Becoming a Digital-First Retailer in 2018

Any retailer with one eye on the future should opt for a digital-first strategy. Many successful brands, including Neiman Marcus, have already done so. Why? To better anticipate customer behaviors and engage with them on a deeper level.

In a digital-centric world, customers expect websites to dovetail with in-store experiences. This may not always be the case, however. Retailers run the risk of getting the balance wrong. Both the digital and physical sides of a retailers’ arsenal should be complementary, not competitive. Consider these suggestions to help solidify your digital-first approach:

Start Building for Omnichannel Early

Aim for a consistent experience between online and in-store. As the world relies increasingly on digital interactions, retailers must understand how they can bridge any gaps. Don’t ignore the importance of a connected, omnichannel experience.

Companies targeting a move to digital and big data in 2018 should start building out their omnichannel technology earlier rather than later. The sooner you can connect the dots and smooth out the customer experience, the better. Building omnichannel processes and connections can take years before it gets to where you want it to be. Starting early is important.

In-Store Digitization Key for Omnichannel Experiences

Pick a color, any color…

What will shape the future of retail? One big bet may be devices connected to the Internet of Things (IoT). Smart digital hubs and stations can improve customer engagement…and allow for better in-store experiences that keep customers coming back. Such devices also serve as an excellent point-of-data capture, for both improving customer profiles and supplementing other marketing campaigns.

From devices to strategies, retailers have multiple options with which to improving the shopping experience. Even simple additions (think in-store navigation or customer self-service) can help people shop in a way they prefer. Why not make IoT devices a core aspect of your bricks and mortar offering? It could serve as an important first step towards a truly omnichannel experience.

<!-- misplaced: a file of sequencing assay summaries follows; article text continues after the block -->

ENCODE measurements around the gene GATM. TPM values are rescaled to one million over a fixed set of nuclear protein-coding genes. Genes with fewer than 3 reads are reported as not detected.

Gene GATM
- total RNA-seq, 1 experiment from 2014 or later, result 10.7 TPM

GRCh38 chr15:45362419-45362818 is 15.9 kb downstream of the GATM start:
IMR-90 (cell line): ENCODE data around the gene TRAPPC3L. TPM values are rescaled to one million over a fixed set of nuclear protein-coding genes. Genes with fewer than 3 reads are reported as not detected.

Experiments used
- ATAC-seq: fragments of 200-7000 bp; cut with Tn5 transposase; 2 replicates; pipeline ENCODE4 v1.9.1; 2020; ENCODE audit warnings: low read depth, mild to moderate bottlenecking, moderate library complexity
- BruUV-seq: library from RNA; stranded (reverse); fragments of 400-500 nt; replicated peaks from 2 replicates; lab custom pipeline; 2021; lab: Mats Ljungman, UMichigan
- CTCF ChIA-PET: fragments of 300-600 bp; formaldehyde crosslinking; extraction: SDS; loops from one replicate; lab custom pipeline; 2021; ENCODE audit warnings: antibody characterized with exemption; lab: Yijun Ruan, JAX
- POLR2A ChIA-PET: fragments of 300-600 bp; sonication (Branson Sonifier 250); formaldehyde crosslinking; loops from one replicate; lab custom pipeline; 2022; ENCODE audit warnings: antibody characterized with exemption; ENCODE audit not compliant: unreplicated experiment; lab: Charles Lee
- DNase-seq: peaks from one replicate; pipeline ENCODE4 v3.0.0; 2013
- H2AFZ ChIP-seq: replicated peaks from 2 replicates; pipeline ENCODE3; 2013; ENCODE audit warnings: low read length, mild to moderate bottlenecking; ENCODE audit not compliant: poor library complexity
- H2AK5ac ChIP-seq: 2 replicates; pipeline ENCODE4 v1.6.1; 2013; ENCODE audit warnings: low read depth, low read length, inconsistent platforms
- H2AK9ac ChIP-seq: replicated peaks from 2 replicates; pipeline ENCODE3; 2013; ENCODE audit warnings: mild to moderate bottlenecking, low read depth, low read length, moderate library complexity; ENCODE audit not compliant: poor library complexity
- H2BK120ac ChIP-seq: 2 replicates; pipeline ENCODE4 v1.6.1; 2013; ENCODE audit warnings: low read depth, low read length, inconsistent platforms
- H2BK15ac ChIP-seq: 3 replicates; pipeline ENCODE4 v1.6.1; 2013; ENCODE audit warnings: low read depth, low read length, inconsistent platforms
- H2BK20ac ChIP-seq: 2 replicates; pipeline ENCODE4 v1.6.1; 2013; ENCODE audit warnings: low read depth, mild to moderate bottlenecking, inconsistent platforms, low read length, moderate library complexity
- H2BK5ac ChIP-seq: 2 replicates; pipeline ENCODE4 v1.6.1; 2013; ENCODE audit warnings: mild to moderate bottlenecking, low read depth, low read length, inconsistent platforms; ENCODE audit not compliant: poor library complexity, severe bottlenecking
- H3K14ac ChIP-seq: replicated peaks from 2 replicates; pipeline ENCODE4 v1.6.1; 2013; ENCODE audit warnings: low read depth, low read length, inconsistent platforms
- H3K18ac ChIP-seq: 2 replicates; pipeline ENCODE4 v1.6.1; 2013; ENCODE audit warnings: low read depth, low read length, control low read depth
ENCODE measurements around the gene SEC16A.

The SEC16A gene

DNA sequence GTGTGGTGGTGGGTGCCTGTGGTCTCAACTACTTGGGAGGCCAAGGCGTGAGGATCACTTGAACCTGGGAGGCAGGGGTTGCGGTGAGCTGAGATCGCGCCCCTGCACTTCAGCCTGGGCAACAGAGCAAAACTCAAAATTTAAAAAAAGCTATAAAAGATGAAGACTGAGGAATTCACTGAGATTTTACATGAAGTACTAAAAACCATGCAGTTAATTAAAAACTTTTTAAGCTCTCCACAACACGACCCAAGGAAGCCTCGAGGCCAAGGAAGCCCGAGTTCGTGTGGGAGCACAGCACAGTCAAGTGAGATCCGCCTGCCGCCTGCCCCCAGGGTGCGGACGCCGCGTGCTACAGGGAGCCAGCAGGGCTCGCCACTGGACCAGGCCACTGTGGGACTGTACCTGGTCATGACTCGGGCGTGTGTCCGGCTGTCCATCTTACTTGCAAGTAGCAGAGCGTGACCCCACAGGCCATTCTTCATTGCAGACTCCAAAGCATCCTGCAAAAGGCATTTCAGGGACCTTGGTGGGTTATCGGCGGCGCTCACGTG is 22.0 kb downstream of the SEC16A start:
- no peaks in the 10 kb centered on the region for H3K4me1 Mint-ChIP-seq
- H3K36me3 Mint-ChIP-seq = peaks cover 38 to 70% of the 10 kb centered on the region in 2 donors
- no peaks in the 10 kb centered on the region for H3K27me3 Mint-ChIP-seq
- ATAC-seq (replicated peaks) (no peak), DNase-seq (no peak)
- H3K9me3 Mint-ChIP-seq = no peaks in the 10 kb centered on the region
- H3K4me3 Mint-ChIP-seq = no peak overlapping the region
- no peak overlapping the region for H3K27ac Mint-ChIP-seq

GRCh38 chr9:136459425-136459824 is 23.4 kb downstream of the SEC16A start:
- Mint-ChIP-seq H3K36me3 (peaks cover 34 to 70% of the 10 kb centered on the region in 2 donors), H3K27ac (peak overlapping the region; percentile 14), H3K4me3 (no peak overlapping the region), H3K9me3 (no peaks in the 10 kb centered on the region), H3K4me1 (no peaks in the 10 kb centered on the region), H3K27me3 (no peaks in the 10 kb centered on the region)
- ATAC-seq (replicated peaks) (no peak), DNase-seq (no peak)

Inject Personalization Wherever Possible

Personalization connects directly with brand loyalty. The best personalization options draw data from a wide variety of locations—in-store, online, and in-app—to create customer profiles available both to store associates and in-store technology.

In digital marketing, creating personalized collateral remains easier than the in-store equivalent. The latter requires quick and reliable access to data from several different sources. Nonetheless, you can arm your associates with a detailed profile of the customers they interact with. It will provide them with a wealth of information to help tweak their service for each customer. Embracing digital-first strategies is, in some ways, shorthand for embracing data in everyday interactions.

A Digital-First Strategy Focuses on Relationships

Shoppers want to buy from brands they feel understand them. Brands that strive to learn about their preferences as time goes on. A lack of data-first strategy (and thus, data) makes this near-impossible. Capitalize on the information collected through websites and app visits; it will help you to create personalized marketing materials.

Use Digital Data to Reform In-Store Experience

Use your data to inform in-store experiences

Going data-first shouldn’t mean sacrificing your brick and mortar activities. Quite the opposite. Of course, it makes sense for retailers to improve their eCommerce offering. But it makes even more sense that both online and offline strategies inform each other. A digital-first policy gives companies a wealth of data with which to inform their in-store experiences.

ABOUT THE AUTHOR


Luke is a Content Marketer at Crealytics

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